Demetrios Lentzos, Stephan’s uncle, shown in the film fingering Greek worry beads, is from Milies, near Olympia. He was actually the only person in the family at that time who was even interested in sports. However, Stephan says, “That really rubbed off on me.”

Demetrios explains “They didn’t have television in those days. They had hockey. These kids play for tradition, every year. It’s in their blood. And now they get together… for them not to play hockey on Christmas Day — it doesn’t happen. They must play hockey.”

“Trying to come to terms with who they were”

No one foresaw how meaningful the game would become for the extended Greek-Canadian clan; now the game is even more special because the next generation is getting involved — and, the founders say, their sons are almost more enthusiastic than they are themselves about the annual tradition.

Stephan recalls that although they were born in Canada, the first language for his generation was Greek. He says “When you look back, you’ll see a shining light, and that was four kids playing and trying to come to terms with where they were.”

Nick Kourles’ young son Panos explains what the Hochelaga Cup means to him, saying “I’ve played in the Cup for four years now. I see it as a time to bring family together and to look back on what we came from and to celebrate that, doing something we love.

“It kind of goes past the game of hockey. I’ve played with close relatives and people I love; I might not see all these guys often throughout the year, but when you start to play, you can catch up with them. Those interactions, that’s really what I come for.”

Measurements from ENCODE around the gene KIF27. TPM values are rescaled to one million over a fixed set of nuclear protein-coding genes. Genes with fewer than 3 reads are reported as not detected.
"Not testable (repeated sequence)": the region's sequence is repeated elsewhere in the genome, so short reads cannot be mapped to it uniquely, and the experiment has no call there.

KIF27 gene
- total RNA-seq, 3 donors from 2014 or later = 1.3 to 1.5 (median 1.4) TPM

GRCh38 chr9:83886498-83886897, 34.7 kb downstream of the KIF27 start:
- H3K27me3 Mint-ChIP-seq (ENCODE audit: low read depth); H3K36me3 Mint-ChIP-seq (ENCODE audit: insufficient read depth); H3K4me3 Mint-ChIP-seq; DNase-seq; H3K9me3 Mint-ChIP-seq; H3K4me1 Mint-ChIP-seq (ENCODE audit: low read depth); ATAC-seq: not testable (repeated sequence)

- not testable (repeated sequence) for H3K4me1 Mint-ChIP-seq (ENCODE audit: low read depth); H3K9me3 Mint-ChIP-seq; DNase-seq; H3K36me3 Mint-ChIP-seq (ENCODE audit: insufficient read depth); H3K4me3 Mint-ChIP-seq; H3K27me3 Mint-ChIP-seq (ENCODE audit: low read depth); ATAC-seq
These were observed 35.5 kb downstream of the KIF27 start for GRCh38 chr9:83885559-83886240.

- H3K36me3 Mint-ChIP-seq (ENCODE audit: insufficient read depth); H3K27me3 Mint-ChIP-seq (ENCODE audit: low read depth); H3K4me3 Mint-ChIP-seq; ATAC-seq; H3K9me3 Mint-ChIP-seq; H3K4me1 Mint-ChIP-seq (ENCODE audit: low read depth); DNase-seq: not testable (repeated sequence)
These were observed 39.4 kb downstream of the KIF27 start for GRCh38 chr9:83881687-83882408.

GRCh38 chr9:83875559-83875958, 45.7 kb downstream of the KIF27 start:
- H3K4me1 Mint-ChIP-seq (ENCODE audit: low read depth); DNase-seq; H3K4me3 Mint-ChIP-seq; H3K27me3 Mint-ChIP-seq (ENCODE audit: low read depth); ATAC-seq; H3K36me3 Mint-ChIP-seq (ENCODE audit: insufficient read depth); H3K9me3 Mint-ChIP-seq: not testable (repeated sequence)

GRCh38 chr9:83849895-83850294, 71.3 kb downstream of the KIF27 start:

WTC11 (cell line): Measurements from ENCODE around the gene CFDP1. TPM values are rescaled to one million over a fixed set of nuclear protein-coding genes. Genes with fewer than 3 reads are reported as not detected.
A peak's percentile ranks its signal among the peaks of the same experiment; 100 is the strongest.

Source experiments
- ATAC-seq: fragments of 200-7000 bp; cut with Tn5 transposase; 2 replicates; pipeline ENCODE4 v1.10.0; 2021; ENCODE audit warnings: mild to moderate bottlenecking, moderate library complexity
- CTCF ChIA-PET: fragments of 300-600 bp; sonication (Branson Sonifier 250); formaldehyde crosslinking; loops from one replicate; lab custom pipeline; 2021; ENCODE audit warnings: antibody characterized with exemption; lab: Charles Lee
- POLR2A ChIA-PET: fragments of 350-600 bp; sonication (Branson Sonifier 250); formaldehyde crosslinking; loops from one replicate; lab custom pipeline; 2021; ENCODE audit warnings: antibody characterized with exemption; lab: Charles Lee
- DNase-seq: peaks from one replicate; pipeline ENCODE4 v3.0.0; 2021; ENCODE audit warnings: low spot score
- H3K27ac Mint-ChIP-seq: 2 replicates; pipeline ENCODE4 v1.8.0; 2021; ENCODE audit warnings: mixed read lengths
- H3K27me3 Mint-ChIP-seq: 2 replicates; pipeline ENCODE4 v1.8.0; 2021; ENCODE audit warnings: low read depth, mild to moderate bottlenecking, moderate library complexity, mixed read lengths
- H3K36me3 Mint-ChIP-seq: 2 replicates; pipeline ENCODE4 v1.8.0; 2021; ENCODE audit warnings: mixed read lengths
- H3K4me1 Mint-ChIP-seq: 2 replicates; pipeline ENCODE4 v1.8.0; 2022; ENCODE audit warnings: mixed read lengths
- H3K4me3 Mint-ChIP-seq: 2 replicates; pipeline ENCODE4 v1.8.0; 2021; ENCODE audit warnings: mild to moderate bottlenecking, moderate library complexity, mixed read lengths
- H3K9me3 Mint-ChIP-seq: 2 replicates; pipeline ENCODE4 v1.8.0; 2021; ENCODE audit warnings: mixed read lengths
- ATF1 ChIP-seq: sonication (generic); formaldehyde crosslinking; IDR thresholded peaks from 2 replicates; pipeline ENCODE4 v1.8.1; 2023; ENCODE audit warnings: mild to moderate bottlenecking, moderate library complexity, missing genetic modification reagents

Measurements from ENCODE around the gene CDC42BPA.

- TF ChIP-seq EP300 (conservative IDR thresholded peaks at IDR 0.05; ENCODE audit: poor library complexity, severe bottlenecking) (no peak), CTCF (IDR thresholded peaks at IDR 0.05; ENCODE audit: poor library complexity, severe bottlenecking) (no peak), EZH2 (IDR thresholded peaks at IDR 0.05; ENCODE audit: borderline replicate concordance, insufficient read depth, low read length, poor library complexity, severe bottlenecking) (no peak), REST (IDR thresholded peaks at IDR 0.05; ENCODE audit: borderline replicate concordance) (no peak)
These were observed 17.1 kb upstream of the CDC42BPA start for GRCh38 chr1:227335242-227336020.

Cousin’s death almost ended the Hochelaga Cup  

Despite all the tradition and the love that binds these families together, the annual hockey game could have come to a halt after the sudden death of one of the cousins several years ago. Peter “Moonie” Dimas, known as the one more than any other who helped pull the Hochelaga Cup off every Christmas Day, died suddenly in 2011.

Peter Lentzos says, “He was a first cousin to all of us, a best friend to everyone. He was the glue that kept everyone together. That could very well have been the end of the Hochelaga Cup.”

“His number is on our jerseys,” Stephan explains. “There was a sense that this had to carry on because he lived for this. This was his Stanley Cup… We stayed together. And we stayed together, I believe, because of him.”

Nick Kourles admits “Things change. But in the Greek culture, family is important, and this always brings family back together.”

Stephan says “It’s the camaraderie that’s the important part, the sense of family. That’s the part that makes this special. No one remembers who won or lost, it’s the fact that we came together and had a great time on Christmas Day.”

“To keep stuff going like this, sometimes it’s a lot of work,” Nick acknowledged. “Do the work, because it’s worth it. And in the end, you’d miss it if it weren’t there.”

Stephan concludes “It connects different generations of people together. One day, Christmas Day, the one event, one hockey game. And that’s what  I think the lasting legacy of this event will be — one year from now or a hundred years from now.”